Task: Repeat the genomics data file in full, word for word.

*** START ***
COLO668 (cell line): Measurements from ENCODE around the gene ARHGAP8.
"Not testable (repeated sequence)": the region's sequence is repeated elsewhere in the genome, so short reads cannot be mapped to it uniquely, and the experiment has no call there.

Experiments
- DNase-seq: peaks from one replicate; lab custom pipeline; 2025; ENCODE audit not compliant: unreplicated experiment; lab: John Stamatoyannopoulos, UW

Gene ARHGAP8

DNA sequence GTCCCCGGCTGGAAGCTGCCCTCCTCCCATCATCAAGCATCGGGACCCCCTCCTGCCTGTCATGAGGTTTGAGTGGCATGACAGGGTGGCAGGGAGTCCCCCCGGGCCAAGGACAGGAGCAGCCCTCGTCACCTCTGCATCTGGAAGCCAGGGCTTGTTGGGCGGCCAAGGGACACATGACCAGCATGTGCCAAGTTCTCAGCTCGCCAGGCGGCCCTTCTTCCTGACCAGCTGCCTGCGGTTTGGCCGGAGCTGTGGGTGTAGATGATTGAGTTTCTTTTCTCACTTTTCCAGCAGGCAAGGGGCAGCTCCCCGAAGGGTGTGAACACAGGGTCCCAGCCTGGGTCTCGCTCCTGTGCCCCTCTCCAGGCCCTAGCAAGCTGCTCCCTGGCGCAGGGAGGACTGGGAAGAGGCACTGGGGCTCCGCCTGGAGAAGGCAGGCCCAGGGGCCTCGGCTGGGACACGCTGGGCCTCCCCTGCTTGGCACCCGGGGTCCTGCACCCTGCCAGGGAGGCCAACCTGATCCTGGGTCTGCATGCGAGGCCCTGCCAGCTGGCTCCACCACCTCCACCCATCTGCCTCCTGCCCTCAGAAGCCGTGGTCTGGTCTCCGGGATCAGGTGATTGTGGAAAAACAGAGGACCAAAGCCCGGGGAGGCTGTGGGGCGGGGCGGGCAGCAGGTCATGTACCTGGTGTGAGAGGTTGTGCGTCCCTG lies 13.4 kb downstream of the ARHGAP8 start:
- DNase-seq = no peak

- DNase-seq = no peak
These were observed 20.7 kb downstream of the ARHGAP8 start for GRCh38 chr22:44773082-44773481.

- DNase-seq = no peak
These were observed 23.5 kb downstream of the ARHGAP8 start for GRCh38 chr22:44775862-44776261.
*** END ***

COLO668 (cell line): Measurements from ENCODE around the gene ARHGAP8.
"Not testable (repeated sequence)": the region's sequence is repeated elsewhere in the genome, so short reads cannot be mapped to it uniquely, and the experiment has no call there.

Experiments
- DNase-seq: peaks from one replicate; lab custom pipeline; 2025; ENCODE audit not compliant: unreplicated experiment; lab: John Stamatoyannopoulos, UW

Gene ARHGAP8

DNA sequence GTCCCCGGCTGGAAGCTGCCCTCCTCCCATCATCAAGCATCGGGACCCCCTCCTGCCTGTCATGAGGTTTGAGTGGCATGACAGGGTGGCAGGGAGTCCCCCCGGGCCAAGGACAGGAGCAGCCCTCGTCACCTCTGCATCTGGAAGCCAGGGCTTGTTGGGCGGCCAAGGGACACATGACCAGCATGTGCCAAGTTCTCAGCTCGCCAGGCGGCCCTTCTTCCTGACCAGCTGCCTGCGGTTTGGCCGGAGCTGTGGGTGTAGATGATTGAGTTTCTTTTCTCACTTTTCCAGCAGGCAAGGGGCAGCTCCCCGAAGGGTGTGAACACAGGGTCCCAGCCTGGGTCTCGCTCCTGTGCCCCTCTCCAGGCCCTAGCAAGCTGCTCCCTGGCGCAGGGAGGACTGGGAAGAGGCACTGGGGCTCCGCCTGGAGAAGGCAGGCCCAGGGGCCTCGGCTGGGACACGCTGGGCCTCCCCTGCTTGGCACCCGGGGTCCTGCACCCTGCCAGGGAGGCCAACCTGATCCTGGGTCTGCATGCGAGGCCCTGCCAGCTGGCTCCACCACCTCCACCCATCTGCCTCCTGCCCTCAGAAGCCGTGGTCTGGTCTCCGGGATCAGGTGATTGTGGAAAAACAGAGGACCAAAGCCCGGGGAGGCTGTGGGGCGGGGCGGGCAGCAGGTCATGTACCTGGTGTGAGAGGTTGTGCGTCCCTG lies 13.4 kb downstream of the ARHGAP8 start:
- DNase-seq = no peak

- DNase-seq = no peak
These were observed 20.7 kb downstream of the ARHGAP8 start for GRCh38 chr22:44773082-44773481.

- DNase-seq = no peak
These were observed 23.5 kb downstream of the ARHGAP8 start for GRCh38 chr22:44775862-44776261.